Qualified Accounts

Tools for Investing and Potential Tax Benefits

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Qualified Accounts

Monem Salam: I wanted to welcome everybody. Thank you very much for joining this webinar. I hope and pray that Allah, subhanahu wa ta’aala [Glory be to the most high], is protecting all of you during these unprecedented times that we’re living in and bless you and hope you’re enjoying the summer. When things were more normal, many of our sales guys—Owaiz, Amjad Quadri in Chicago, Sameer Sarmast in New Jersey and also Haitham Al-Sayed from LA—used to come out to the communities and give this type of seminars. But since that’s not happening, we thought we’d tape these online and be able to do them on webinars. So, with that, as you probably know getting started, the IRS, back in March, had announced they were gonna delay the tax deadline for filing. But at the same time, what they also did was they delayed, also, the contribution for 2019, which was last year, for all of the different qualified accounts like IRAs and ESAs. That deadline was also extended to July 15th. And so, last month, we had a webinar on specifically about the CARES Act. But this time we decided to do it on qualified accounts and if you still don’t... if you hadn’t done it for 2019 so far, there’s still time for you to do it. You actually, you can open up an account and be able to send the money by July 15th it will still count for 2019. So, with that, inshallah, I’ll turn it over to Owaiz, and bismillah [in the name of God].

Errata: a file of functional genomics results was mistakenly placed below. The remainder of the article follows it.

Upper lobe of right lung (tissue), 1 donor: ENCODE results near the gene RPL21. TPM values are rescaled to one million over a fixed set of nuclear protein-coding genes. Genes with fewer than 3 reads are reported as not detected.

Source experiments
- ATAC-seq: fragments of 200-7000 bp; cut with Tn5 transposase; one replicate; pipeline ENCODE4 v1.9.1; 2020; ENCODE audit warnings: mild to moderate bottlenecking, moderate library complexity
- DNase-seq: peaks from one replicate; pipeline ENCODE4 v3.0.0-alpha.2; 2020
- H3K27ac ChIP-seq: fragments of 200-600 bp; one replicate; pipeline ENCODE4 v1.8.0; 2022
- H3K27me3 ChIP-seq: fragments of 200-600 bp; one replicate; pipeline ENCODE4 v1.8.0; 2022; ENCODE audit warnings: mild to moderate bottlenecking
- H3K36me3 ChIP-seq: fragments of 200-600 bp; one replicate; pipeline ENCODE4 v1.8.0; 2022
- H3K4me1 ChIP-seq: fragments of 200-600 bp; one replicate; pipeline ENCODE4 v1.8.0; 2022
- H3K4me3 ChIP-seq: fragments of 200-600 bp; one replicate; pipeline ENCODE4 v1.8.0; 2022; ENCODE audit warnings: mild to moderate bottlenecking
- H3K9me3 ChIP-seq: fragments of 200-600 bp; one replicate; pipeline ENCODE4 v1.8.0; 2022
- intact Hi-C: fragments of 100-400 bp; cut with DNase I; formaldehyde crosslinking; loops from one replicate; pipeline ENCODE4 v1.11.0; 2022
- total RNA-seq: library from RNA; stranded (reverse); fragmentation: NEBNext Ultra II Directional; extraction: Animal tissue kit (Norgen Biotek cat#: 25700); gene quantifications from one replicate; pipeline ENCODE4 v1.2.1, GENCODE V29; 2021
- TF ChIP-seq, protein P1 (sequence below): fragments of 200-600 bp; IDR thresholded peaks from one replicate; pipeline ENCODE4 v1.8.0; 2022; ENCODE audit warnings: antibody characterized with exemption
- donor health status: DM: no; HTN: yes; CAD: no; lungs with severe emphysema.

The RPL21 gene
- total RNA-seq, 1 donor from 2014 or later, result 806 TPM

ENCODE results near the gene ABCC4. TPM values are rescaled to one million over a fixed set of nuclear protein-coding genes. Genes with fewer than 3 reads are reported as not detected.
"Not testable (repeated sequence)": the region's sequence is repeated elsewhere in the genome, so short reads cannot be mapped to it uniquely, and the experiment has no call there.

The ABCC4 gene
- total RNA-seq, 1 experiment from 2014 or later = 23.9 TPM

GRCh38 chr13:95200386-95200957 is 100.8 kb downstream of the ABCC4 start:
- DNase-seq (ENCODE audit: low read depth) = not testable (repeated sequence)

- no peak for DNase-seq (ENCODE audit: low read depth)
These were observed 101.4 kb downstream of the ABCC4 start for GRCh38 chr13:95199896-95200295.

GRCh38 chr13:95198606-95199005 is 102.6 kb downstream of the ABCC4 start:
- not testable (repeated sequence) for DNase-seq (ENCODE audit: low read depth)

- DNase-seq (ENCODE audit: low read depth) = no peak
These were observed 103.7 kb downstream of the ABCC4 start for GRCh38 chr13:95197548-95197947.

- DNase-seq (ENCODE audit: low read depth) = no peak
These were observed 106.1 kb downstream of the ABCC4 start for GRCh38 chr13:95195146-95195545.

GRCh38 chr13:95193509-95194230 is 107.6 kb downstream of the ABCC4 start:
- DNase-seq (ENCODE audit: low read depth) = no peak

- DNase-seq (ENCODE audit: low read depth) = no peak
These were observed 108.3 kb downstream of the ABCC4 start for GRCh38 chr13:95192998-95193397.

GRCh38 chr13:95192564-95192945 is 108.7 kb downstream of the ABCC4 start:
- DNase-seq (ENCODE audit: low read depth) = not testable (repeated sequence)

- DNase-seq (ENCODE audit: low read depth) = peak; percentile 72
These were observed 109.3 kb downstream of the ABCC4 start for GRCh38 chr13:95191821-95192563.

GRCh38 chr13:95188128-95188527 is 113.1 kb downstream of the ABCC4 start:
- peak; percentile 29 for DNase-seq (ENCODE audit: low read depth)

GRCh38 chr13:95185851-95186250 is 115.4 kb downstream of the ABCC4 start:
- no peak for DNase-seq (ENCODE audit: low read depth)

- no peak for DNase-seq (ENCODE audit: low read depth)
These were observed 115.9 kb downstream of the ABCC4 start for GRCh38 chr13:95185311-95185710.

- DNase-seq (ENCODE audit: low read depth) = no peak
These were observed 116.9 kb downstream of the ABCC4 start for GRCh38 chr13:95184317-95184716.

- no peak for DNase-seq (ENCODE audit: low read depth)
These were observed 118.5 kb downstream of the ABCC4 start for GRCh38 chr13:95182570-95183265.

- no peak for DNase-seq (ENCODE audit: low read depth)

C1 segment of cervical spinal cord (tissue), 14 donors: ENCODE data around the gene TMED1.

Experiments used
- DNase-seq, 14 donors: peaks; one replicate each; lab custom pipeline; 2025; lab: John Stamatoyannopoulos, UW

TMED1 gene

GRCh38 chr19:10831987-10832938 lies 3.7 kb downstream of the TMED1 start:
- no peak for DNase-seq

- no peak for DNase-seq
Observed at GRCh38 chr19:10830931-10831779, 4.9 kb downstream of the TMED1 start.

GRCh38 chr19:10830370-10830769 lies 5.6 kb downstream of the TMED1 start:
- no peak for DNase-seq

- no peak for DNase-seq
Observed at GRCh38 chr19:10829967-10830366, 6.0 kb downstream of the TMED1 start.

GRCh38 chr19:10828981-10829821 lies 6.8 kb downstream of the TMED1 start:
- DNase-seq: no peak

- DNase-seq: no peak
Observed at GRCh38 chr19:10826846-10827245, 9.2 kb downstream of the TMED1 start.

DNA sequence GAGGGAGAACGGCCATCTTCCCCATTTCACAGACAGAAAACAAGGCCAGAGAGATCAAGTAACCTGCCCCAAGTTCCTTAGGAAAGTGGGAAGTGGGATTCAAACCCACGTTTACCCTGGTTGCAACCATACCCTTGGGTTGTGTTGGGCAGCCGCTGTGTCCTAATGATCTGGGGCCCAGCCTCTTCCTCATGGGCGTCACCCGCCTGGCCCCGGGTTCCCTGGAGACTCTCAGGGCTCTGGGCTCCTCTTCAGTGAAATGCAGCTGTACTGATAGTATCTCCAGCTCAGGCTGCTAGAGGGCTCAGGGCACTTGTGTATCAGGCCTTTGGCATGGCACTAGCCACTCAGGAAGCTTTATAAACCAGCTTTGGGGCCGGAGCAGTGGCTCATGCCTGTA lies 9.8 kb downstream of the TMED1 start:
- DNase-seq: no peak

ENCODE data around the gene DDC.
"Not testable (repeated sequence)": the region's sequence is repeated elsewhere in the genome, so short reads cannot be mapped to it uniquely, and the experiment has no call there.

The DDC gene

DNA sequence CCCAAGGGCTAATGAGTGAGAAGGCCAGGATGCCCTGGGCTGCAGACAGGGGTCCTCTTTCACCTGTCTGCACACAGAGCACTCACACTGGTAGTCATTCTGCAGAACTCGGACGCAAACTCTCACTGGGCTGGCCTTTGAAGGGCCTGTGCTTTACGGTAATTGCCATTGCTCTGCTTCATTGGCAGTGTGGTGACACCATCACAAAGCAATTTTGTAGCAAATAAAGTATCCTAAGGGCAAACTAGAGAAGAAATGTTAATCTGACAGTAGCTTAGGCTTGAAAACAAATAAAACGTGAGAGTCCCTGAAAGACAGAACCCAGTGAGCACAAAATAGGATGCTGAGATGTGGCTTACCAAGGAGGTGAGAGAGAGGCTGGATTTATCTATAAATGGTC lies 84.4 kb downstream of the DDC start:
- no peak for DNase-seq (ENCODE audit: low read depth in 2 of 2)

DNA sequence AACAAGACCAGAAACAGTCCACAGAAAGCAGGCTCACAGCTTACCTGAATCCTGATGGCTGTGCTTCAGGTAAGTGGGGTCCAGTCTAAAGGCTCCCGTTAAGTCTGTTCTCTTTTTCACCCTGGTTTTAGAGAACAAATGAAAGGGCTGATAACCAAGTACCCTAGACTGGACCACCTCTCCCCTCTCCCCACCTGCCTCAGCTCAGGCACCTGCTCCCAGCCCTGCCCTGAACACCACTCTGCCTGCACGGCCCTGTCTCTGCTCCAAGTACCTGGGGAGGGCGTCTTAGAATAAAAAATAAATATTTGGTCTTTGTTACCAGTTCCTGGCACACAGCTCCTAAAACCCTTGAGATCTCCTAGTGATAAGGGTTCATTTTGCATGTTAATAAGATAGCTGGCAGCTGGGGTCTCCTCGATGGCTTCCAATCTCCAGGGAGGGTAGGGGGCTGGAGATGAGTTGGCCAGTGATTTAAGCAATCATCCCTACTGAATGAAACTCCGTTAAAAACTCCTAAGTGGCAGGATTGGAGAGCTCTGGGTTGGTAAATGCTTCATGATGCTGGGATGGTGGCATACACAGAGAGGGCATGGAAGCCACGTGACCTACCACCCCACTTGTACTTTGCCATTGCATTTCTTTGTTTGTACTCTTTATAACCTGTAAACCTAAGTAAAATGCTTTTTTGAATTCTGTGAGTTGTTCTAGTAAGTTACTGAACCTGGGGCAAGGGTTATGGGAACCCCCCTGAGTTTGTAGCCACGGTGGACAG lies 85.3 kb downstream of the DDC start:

Owaiz Dadabhoy: Alright, thank you Monem. We appreciate everyone being on the call. And we are looking forward to doing these every month and we’ve already had a couple and they’ve been fun to do. Had some good responses on them, as well. I’m not gonna spend too much time on each section in the interest of time. It is the middle of the day. For some of you it’s 3 pm already. So, what I wanted to say, though, right at the top is... whatever I talk about today, please do consult with a tax professional if you need more details. It is a useful thing to do. It may cost you some money sometimes, but sometimes you can also get somebody... one of your friends... to give you some information. And of course, we always have the search engines that we can go to. We would like to present to your community if you think an educational talk like this would be useful. You’ll see that, basically, in this presentation, it’s just an educational presentation, not trying to really sell you anything. We’re trying to present to you ideas and concepts... most of you already are purchasers of Amana Mutual Funds. And so, the more that people know about these guidelines and the way we run the funds, the better it is. You know, Amana Mutual Funds have been around since 1986 and now we have four funds, three of which are stock funds, and one is based on sukuk investments. So, we have a good allocation and a good mix of different funds.